The morning of my TRAP trial, I realized I was not going to get a Wahls breakfast, or Wahls-ish breakfast before my blood draw. I guzzled a “green” drink I purchased from a vending machine and took the elevator down to Phlebotomy. A lovely woman handed me a white stub with a number. As I glanced down to read 32, she called, “Thirty two.” It was the Christmas holiday. I was the only patient in the waiting room. I filed past untouched trays of cookies and two pots of coffee and entered the orderly hive of numbered white cubicles, wondering if I’d recognize my phlebotomist. I had been there many times before.

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I got Swanked. Then I Wahled. Now I’m Galled.

 

When I started the trial to determine which diet was better for people with MS—Walhls or Swank—I’d promised the good people at the University of Iowa that I would not reveal which MS Diet I’d been assigned to until my participation in their clinical trial had ended. My contribution to trial has been completed. Drumroll, please.

I’d been assigned to the Swank Diet. For 36 weeks, I wrote a record of every morsel of food that passed through my lips. I ate no red meat, no avocado, no coconut in any form. No fats exceeding four teaspoons a day. I ate at least two servings of fruits and two of vegetables a day, as well as a minimum of four ounces of low fat protein, such as chicken breast. I drank no sodas, ate no sugars, no transfats, no deep fried food (OK, I cheated once and ate one half of the best falafel ball of my life.) I took the assigned five supplements: 1 tsp Carlson’s unsweetened cod liver oil, 5000 IU Vitamin D3, 1000mcg Methyl B12, 1000mcg Methyl Folate, and a Nature Made Multivitamin for Him 50+ ¯\_(ツ)_/¯.

I was to drink either skim milk (yech) or some milk substitute every day. After trying soy milk, then rejecting it based on scary stuff I read online, I moved on to rice milk, which I then rejected after reading more scary stuff online. I then turned to nut milks, which were a) yum and b) a little fatty…but by that time I’d lost more weight than the study wanted, so I’d hoped that would make drinking nut milk OK. I turned to the study nutritionist, who is supposed to help… but oddly enough, she deferred answering my nutrition questions until she’d checked with her boss, Dr. Wahls, who then expressly forbade her to guide me. Which led me to suspect… nothing nice. Dr. Wahls has a vested interest in the subjects given the Wahls Diet to succeed, and the Swank subjects to do poorly. Which is why I think it undermines the legitmacy of this very crucial study to have her at the helm. Well, Dr. Wahls, I did poorly.  Dr. Wahls calls those who follow her diet Wahls Warriors.  I guess I’ll consider myself a Wahls Martyr.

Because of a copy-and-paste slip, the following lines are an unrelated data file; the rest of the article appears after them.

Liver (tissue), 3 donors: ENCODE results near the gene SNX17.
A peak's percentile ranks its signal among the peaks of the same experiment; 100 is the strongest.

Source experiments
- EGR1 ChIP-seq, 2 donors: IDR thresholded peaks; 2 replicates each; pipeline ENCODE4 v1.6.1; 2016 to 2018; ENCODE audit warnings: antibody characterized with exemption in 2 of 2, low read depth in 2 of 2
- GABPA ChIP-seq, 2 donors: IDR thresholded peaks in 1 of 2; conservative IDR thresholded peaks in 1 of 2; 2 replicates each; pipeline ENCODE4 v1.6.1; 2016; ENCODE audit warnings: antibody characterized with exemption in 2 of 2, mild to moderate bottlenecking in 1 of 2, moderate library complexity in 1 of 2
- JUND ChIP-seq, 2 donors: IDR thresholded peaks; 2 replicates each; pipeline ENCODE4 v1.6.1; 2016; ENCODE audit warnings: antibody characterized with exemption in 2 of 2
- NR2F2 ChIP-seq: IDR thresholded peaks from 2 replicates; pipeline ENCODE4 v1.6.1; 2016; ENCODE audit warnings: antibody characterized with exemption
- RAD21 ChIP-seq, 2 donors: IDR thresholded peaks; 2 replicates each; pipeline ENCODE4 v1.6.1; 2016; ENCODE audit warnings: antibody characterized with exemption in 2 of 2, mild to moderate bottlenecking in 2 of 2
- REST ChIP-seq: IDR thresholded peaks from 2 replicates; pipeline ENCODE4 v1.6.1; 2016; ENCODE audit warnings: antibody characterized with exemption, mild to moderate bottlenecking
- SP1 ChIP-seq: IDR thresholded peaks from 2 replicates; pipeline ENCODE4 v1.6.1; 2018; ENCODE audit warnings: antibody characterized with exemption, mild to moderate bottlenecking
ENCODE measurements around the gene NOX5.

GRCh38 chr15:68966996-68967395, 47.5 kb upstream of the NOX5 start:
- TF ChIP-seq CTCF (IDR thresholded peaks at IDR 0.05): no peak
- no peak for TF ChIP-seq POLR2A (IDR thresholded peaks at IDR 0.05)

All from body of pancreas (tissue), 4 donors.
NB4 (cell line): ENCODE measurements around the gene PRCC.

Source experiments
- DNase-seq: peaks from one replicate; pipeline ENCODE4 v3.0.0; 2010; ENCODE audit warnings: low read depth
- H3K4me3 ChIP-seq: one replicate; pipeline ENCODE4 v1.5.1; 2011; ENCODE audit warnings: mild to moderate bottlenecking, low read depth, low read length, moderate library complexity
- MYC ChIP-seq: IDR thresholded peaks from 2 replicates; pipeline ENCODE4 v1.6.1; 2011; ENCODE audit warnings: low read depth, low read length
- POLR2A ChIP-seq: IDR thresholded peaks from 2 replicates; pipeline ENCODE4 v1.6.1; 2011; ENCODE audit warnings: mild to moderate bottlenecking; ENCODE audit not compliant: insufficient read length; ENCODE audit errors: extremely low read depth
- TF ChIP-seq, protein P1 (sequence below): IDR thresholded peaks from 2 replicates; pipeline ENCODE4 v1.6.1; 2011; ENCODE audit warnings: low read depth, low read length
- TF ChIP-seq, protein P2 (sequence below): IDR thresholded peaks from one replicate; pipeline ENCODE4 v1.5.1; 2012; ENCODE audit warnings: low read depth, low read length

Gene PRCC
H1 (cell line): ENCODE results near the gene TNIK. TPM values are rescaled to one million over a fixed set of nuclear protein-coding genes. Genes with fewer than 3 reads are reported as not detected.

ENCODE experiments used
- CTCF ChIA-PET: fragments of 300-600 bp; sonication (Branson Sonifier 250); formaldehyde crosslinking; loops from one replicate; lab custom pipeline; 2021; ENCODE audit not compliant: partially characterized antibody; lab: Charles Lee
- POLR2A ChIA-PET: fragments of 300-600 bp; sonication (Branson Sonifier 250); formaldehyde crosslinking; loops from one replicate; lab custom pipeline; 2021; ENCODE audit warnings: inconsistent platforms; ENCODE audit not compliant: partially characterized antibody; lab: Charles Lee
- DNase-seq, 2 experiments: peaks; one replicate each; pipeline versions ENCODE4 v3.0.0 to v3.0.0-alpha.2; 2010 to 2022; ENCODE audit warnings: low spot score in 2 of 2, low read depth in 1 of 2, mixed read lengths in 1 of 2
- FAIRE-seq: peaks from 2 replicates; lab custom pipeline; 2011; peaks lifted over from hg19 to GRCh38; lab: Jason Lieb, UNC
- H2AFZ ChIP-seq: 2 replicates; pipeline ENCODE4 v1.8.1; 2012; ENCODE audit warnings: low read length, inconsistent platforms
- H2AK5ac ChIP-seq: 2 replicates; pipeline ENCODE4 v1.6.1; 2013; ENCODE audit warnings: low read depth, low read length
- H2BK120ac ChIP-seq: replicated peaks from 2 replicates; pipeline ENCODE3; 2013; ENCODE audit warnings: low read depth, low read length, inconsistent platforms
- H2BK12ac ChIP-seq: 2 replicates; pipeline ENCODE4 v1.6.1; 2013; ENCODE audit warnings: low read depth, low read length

On my last study visit, the nutritionist asked me what advise I would give myself if I were just starting the study. I responded immediately. From my gut. I said, “Don’t do it.”

Aside from keeping track of what I ate every day, I had to keep track of my energy levels and my pain levels every day. My energy levels had gotten lower over the course of the study, and my pain levels remained fairly high.  The Swank Diet wasn’t right for me. It might have been a real improvement for another person with MS, someone who perhaps had weight to lose or had genuinely unhealthy habits to unlearn. But through thirty six weeks of deprivation of healthy fats, I’ve come to appreciate healthy fats all the more.

My first meal as a free woman was an avocado. I let bygones be bygones, and jumped right in to the Wahls Diet, diving right past level one to level 2/3. Thanksgiving came and went, and I ate (and abstained) as a Wahls Warrior should. Turkey? Yes! Organ meat? Yes! Good fats? Hell, yes. Neapolitan pizza and cannoli from New Haven’s renowned Wooster Street? No, thank you.

Was it worth it? It seemed like it. My energy level rose immediately. My pain level went down. I thought, This is the beginning of the rest of my life.

My new life lasted… ten days. The evening of Day Eleven, I got a fever. My side ached. Had I pulled a muscle in the gym? My whole body went cold. My fever worsened. I shivered. I called my primary care doctor the next morning. By the time I went in to see her, my fever was down. My side was still tender. Turned out, my white blood cell count was scary high.  My gallbladder scanned very clearly… and all they saw were some polyps.  My white blood cell count has since normalized, so I’ve opted for a wait-and-see approach instead of further scans. What did this incident mean? There are no clear answers yet. My gallbladder is still tender. My doctor has advised me to stay away from fats.

So for now, I’m on Wahls without the fun…I mean, the fat. Which is basically Swank plus organ meats plus seaweed. And no, I’m not chanting to myself, This is the beginning of the rest of my life. Though technically, it is.

Eat well, folks. Whatever that means for you. Stay healthy!